Introduction to 3 John

Open the door

Put out the welcome sign!

How to read 3 John

Hospitality is important to God. He is the most hospitable being in the universe! His arms are always open wide to welcome all who want to join his family. He invites us to join him in this kingdom ministry. John’s words help us to see hospitality as a powerful, practical expression of the love of God. John’s words will also lead you to value the many diverse gifts at work within the church and encourage you to seek unity within the body of Christ.

This letter is an important companion piece to 2 John. In the earlier letter the apostle warned believers against supporting false teachers. In this one, he encourages believers to warmly welcome and strongly support those who do bring the truth of God to us. Taken together, these two letters focus us on the incredible value of the truth of the gospel and the need for both love and discernment. It will challenge you to consider how you can express God’s hospitality to others more fully.

Who wrote this letter?

The apostle John, who also wrote the other two letters and the gospel that bears his name. He probably wrote it in the late AD 80s.

To whom was it written and why?

John wrote this brief letter to his friend Gaius, perhaps to accompany his more general letter (1 John). He wanted to encourage him for his faithful support of legitimate teachers. He also was warning him about the actions of a certain strong-willed leader named Diotrephes.

SourceView Insights

Reading John’s letter to his friend may feel like eavesdropping. Because we can’t hear Gaius’ response, all SourceView text here is black. The letter is displayed with a cursive script to give it a handwritten feel.


Contend for the faith

When evil abounds, hold on to God because he holds on to you

How to read Jude

Ever disconnect the smoke detector or the seatbelt buzzer because you didn’t want to be bothered with the irritating noise? Ignoring such warnings could cost you your home or your life. But ignoring spiritual warnings could be even worse. That’s why we should pay close attention to this book. Jude sounds a short sharp warning siren we dare not ignore.

Jude doesn’t waste words as he describes what’s wrong and what to do about it. He makes it crystal clear that we’ve got to take a stand for the truth and contend for the faith. As you read, you might want to flip back and forth with 2 Peter. Observe how many parallels there are between these two books as they both seek to combat false teaching in the church.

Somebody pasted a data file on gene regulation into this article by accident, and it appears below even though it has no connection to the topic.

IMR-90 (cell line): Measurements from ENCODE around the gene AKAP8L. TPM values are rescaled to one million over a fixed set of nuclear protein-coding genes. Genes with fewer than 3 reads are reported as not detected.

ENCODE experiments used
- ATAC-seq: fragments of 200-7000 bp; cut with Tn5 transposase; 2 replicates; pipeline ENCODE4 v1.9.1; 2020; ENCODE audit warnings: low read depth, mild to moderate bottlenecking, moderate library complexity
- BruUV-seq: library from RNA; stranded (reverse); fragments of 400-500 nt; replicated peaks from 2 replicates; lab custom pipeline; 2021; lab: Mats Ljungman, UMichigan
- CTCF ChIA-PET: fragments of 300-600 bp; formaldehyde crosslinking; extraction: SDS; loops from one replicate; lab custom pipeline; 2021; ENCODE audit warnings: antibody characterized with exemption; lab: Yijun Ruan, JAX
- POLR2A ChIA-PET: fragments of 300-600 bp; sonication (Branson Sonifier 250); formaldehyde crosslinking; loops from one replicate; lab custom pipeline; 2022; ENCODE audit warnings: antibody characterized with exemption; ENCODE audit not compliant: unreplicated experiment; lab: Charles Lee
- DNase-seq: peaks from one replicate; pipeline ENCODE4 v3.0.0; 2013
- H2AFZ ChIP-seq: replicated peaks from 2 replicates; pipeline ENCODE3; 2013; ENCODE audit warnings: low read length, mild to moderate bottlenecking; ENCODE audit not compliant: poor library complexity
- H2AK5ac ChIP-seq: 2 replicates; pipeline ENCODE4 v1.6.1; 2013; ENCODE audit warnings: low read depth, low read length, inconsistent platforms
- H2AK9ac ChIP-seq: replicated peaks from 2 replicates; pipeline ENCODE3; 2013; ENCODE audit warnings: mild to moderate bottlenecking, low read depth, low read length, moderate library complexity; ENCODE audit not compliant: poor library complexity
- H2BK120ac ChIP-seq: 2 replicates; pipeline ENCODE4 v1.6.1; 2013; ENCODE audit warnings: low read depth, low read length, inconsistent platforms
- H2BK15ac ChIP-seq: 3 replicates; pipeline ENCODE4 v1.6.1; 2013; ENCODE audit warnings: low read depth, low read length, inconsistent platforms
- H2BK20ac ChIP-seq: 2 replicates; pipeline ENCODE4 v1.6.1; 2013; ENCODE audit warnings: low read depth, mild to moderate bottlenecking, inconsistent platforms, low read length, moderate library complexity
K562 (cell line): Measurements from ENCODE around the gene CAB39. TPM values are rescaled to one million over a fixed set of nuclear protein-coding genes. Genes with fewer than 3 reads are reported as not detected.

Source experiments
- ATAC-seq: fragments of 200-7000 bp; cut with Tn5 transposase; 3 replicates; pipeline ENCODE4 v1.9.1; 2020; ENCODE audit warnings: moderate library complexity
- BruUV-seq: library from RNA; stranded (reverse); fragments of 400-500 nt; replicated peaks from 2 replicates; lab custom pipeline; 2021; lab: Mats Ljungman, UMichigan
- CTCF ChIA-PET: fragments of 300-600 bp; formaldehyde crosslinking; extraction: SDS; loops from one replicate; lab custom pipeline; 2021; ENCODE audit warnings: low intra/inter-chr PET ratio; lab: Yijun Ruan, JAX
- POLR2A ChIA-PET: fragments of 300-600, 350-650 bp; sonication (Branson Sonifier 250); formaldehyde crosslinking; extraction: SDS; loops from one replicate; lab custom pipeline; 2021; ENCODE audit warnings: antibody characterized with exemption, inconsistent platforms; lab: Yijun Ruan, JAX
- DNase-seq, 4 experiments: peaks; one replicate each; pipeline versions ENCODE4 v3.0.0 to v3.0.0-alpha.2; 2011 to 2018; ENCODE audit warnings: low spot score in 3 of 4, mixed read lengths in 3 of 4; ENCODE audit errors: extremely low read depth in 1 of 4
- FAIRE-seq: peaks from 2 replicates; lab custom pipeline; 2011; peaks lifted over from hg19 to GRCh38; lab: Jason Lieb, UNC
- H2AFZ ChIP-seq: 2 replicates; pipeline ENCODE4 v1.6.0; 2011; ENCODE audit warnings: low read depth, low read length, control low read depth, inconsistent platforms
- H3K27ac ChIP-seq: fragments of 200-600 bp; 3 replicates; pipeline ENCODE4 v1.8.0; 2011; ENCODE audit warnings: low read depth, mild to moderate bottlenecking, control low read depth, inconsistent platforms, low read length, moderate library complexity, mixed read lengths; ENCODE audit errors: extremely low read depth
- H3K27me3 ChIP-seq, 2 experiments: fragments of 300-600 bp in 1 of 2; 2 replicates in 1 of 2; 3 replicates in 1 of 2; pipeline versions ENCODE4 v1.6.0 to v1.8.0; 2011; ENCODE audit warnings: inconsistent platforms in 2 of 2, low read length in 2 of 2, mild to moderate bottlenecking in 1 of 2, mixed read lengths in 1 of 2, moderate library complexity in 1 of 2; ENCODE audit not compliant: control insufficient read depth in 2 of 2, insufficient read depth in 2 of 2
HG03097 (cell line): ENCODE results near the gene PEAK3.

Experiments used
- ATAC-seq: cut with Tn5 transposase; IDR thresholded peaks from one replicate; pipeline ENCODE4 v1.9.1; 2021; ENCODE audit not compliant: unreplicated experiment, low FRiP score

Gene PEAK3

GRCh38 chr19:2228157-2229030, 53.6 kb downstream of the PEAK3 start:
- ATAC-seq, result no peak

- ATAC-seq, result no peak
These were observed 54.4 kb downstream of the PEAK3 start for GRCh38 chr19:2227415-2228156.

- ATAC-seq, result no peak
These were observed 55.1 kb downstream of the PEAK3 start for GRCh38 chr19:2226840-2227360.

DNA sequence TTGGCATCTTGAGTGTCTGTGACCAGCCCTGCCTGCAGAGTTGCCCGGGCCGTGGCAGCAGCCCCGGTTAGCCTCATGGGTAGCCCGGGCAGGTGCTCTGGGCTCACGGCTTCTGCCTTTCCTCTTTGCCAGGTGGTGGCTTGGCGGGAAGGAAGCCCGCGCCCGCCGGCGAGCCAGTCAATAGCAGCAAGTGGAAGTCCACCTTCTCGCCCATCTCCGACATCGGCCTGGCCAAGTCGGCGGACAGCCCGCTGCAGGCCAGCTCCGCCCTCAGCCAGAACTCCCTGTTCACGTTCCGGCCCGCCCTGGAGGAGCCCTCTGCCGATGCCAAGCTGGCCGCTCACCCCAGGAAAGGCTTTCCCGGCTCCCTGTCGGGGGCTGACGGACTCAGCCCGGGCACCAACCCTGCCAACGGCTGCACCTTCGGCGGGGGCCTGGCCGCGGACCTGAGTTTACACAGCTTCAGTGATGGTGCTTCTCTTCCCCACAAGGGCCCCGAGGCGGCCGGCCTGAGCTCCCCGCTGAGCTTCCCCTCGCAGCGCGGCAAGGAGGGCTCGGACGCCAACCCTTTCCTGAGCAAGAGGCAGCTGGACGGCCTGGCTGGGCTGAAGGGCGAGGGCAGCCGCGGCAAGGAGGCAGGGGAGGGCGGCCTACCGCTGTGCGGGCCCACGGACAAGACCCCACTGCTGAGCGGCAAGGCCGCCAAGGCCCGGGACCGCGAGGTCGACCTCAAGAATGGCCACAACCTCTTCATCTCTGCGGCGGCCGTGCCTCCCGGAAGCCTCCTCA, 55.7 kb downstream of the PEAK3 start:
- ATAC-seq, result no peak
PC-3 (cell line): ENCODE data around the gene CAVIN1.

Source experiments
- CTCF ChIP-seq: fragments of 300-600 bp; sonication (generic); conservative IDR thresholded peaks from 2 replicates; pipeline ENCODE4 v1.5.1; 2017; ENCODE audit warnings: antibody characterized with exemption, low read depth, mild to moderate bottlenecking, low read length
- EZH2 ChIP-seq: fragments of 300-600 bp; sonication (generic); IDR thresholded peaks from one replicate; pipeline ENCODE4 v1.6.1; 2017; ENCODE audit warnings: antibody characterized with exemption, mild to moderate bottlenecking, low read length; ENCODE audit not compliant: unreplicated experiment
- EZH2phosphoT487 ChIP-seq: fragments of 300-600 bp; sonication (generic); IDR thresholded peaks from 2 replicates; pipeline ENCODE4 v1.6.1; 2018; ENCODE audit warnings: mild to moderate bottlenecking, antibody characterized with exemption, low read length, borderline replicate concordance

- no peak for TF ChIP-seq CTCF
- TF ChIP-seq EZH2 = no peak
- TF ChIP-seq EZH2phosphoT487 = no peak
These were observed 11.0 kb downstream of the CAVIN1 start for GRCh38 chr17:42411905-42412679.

As you read Jude’s compelling words, be attentive to the warnings, but also notice the promises and the encouragement to live genuine Christian lives. You would think that with the need to contend against so much false teaching, Jude would be somewhat discouraged. Just the opposite is true! He’s more impressed with God’s capacity to keep us in his ways than with the enemy’s attempts to divert us. His final song of praise exudes great joy and confidence: “Now to him who is able to keep them from stumbling, and to present you faultless before the presence of his glory in great joy, 25 to God our Savior, who alone is wise, be glory and majesty, dominion and power, both now and forever. Amen” (verses 24-25).

Who wrote this book and when?

Jude was the half-brother of Jesus and full brother of James (author of James). He may have written this letter around the time Peter wrote his second letter, between AD 60 and 65. These two letters have striking similarities.

Why was it written?

Jude was concerned that Christians might be drawn away from the truth by slippery teachers of false doctrine. He wrote to urge believers “to contend earnestly for the faith” (verse 3).

What was happening at the time?

Impostors had begun to teach things contrary to the gospel and were causing confusion in the church. They taught it really didn’t matter how people lived if they had been saved by grace. You can imagine the disaster this could produce! Jude wanted to make sure that no believer followed the example of Cain (Gen 4:1-25), Balaam (Num 22:1-24:25), or Korah (Num 16:1-49).

SourceView Insights

Reading Jude’s letter is like listening to a cell phone conversation—one-sided. Therefore, all the SourceView text is in black. We have displayed the letter with a cursive script to recreate the original handwritten feel.

World English Bible (WEB)
a Public Domain Modern English translation
of the Holy Bible.

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